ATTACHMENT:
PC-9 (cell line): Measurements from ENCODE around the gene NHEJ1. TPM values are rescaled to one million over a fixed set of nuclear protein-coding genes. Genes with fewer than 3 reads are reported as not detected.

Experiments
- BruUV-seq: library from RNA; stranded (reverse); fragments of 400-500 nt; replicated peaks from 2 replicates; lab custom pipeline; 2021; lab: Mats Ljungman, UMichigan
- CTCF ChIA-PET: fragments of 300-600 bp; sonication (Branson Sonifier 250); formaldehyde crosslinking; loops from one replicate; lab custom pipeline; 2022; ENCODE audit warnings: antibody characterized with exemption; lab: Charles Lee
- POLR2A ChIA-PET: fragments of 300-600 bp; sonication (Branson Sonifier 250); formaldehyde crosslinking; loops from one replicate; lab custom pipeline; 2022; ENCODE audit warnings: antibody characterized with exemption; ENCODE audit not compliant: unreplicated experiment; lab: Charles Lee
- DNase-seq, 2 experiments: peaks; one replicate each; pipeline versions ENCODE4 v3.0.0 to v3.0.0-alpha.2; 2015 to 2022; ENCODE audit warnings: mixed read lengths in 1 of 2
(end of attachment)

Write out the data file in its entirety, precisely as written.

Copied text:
PC-9 (cell line): Measurements from ENCODE around the gene NHEJ1. TPM values are rescaled to one million over a fixed set of nuclear protein-coding genes. Genes with fewer than 3 reads are reported as not detected.

Experiments
- BruUV-seq: library from RNA; stranded (reverse); fragments of 400-500 nt; replicated peaks from 2 replicates; lab custom pipeline; 2021; lab: Mats Ljungman, UMichigan
- CTCF ChIA-PET: fragments of 300-600 bp; sonication (Branson Sonifier 250); formaldehyde crosslinking; loops from one replicate; lab custom pipeline; 2022; ENCODE audit warnings: antibody characterized with exemption; lab: Charles Lee
- POLR2A ChIA-PET: fragments of 300-600 bp; sonication (Branson Sonifier 250); formaldehyde crosslinking; loops from one replicate; lab custom pipeline; 2022; ENCODE audit warnings: antibody characterized with exemption; ENCODE audit not compliant: unreplicated experiment; lab: Charles Lee
- DNase-seq, 2 experiments: peaks; one replicate each; pipeline versions ENCODE4 v3.0.0 to v3.0.0-alpha.2; 2015 to 2022; ENCODE audit warnings: mixed read lengths in 1 of 2